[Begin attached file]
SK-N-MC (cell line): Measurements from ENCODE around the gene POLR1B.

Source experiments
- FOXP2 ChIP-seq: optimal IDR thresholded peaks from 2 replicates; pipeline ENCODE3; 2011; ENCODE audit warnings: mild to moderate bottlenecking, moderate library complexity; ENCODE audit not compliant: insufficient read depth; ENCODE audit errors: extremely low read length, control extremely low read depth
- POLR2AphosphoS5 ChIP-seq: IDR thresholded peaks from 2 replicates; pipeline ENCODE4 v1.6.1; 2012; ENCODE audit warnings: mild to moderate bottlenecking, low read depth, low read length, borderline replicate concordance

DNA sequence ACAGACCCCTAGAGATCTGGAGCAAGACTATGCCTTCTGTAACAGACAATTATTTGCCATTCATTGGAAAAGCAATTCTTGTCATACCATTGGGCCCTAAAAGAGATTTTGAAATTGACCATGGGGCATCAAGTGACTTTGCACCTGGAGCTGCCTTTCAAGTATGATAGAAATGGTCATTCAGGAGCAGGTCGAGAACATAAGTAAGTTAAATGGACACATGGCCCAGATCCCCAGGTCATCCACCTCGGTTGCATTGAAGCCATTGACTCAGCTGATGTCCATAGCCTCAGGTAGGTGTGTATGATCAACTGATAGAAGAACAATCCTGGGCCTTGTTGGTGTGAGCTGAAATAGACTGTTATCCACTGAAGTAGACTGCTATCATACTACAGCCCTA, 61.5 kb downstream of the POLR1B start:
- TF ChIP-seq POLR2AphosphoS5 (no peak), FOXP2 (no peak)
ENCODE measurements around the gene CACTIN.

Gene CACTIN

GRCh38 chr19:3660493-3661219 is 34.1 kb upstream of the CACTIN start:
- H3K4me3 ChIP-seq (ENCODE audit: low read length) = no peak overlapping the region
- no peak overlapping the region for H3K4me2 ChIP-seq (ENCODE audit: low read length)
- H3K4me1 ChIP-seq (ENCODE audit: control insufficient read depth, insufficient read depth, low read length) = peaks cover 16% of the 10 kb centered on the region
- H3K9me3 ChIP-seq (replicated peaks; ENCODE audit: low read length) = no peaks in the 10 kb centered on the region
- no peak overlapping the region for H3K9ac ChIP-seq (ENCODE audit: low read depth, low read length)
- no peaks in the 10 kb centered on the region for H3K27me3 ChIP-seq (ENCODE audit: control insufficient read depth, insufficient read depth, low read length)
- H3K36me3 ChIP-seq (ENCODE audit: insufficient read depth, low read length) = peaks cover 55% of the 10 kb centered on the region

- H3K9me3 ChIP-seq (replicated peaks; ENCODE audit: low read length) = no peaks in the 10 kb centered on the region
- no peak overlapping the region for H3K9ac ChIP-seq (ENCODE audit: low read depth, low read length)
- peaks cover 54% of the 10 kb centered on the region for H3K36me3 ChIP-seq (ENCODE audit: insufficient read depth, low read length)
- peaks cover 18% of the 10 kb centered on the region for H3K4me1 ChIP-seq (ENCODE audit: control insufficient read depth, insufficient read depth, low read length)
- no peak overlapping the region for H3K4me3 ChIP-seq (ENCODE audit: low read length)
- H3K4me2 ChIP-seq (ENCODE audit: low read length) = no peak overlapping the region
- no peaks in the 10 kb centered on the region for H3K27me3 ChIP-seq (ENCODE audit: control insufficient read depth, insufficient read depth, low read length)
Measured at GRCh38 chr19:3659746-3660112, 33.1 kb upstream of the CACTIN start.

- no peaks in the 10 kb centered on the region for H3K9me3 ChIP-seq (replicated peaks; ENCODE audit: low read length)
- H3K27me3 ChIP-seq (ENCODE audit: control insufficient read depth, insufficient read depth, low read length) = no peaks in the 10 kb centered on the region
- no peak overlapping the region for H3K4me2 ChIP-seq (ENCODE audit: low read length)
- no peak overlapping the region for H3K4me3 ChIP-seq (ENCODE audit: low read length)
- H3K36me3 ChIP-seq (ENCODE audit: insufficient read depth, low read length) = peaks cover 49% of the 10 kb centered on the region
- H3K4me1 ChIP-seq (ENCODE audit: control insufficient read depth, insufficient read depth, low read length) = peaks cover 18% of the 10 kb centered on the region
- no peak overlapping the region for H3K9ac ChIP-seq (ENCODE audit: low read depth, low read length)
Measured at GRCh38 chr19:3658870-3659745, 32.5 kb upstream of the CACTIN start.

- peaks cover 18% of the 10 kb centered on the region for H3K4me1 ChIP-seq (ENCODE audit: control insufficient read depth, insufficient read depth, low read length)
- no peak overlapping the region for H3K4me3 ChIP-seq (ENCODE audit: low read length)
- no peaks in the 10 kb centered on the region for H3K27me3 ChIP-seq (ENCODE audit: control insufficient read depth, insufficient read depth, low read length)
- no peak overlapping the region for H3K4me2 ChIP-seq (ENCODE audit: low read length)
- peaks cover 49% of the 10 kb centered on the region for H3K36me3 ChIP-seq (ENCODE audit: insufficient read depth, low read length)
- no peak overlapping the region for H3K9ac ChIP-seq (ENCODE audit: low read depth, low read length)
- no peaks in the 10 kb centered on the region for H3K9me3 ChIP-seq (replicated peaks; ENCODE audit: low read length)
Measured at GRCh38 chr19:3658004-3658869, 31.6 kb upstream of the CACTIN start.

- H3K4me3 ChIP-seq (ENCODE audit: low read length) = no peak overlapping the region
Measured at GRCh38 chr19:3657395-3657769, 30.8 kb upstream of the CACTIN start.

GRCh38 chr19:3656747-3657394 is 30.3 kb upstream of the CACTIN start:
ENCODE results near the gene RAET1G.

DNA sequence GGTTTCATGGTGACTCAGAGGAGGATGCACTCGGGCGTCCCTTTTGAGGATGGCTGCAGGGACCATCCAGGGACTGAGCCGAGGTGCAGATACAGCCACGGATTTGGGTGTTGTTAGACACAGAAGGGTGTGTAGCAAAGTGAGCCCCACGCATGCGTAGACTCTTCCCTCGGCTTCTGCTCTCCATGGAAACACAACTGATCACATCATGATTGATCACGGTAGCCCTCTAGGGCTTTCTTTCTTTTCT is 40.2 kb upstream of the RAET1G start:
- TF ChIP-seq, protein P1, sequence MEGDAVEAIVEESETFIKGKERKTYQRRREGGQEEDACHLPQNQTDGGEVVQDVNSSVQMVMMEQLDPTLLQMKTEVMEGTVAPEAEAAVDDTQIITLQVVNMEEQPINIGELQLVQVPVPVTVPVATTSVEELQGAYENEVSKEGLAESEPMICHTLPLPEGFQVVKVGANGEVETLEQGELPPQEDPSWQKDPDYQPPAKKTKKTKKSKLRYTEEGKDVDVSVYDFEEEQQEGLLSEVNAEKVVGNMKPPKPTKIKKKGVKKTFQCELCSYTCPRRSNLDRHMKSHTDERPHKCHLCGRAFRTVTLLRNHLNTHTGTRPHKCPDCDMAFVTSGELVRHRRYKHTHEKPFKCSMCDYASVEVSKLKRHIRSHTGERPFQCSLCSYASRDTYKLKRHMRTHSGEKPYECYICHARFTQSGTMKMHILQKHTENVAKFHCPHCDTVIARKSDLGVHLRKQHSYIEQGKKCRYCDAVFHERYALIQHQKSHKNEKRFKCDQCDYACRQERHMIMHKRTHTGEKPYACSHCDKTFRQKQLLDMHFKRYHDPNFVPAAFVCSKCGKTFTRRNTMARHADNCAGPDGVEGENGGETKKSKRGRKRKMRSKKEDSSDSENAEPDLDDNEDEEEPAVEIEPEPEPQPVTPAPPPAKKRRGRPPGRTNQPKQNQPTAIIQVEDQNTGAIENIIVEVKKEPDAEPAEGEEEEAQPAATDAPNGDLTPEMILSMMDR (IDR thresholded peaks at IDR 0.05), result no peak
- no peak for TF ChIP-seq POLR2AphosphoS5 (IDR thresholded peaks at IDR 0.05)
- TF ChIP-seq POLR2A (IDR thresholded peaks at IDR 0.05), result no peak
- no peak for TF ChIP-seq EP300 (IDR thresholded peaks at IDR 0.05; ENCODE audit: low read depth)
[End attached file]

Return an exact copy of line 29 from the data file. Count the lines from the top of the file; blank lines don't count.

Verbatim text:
- H3K36me3 ChIP-seq (ENCODE audit: insufficient read depth, low read length) = peaks cover 49% of the 10 kb centered on the region